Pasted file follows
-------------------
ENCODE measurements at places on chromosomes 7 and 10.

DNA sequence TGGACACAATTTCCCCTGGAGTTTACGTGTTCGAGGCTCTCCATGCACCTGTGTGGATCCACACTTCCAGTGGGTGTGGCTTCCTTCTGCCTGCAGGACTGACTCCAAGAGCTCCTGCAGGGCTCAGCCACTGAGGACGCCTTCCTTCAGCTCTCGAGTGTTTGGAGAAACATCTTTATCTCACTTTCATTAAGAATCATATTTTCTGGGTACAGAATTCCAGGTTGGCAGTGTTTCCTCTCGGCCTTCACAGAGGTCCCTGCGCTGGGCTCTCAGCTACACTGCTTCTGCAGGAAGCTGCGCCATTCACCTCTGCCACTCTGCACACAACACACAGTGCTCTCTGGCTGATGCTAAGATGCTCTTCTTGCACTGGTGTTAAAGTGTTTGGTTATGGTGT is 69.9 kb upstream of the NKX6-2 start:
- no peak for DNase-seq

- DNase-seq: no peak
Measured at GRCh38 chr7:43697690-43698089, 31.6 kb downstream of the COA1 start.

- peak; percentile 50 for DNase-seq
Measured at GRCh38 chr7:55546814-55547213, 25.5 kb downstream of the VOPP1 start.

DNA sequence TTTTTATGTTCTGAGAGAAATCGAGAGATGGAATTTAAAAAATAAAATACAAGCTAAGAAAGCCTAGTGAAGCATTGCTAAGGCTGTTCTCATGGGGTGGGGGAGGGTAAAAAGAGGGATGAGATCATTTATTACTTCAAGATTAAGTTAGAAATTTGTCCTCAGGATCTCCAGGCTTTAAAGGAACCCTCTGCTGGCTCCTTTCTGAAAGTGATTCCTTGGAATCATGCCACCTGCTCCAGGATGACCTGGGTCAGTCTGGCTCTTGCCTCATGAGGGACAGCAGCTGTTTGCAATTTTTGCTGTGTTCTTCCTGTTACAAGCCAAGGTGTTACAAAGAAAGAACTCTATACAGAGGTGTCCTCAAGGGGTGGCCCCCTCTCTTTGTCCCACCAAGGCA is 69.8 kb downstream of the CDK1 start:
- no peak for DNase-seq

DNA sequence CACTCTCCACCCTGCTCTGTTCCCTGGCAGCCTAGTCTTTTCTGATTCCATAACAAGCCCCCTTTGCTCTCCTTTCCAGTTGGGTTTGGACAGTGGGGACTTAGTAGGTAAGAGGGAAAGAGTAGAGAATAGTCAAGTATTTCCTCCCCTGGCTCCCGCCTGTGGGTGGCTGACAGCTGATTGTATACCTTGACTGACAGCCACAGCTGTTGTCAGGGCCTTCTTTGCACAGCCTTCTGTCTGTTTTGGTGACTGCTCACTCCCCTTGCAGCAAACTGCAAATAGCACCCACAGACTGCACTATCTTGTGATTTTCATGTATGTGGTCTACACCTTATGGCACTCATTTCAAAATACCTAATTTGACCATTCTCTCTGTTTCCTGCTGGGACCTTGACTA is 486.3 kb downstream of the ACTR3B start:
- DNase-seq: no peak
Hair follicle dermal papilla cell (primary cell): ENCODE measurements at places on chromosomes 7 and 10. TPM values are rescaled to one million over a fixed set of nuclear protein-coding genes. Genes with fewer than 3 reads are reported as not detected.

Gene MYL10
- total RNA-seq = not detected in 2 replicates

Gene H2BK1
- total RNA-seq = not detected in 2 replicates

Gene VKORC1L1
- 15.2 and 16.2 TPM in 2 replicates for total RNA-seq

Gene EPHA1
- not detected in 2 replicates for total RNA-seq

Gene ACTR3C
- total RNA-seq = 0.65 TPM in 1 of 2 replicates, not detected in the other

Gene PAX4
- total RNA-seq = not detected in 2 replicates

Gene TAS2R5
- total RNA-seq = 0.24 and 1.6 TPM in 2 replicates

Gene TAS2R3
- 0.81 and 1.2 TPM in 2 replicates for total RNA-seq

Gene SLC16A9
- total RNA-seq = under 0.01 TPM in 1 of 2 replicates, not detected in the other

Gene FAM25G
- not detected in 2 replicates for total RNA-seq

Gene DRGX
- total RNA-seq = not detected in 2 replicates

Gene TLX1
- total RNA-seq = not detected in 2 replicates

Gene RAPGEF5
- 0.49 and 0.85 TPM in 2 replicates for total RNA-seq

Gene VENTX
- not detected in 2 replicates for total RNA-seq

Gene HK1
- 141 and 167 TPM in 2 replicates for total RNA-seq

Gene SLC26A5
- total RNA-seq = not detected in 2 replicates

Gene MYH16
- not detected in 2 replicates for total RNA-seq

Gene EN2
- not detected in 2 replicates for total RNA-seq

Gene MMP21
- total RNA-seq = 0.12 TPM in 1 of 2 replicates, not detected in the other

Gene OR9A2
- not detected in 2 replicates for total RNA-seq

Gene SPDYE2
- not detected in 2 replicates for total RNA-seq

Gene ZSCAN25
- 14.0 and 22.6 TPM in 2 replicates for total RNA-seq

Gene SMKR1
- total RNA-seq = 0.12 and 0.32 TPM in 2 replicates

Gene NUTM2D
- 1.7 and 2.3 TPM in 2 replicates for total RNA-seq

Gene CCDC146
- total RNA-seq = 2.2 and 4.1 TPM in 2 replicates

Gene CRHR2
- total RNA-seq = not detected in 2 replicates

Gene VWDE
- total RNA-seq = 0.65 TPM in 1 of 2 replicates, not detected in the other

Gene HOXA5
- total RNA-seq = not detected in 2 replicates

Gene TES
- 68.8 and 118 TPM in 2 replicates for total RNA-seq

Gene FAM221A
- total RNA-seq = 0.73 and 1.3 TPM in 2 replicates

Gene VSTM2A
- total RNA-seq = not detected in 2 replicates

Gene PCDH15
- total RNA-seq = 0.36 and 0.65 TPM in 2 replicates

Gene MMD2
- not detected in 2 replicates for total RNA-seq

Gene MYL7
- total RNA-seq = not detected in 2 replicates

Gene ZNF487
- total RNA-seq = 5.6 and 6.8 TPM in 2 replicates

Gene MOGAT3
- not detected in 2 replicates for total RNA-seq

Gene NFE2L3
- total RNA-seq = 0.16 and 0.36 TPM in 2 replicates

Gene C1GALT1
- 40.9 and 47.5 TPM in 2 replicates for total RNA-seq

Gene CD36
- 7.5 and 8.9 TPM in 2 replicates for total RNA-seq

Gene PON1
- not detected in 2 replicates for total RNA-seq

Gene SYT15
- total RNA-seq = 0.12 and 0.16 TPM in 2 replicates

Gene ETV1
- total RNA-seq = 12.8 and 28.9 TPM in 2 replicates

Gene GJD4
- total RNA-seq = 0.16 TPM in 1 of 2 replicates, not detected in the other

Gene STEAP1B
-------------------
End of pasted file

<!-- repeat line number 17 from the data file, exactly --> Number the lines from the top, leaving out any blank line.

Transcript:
Gene VKORC1L1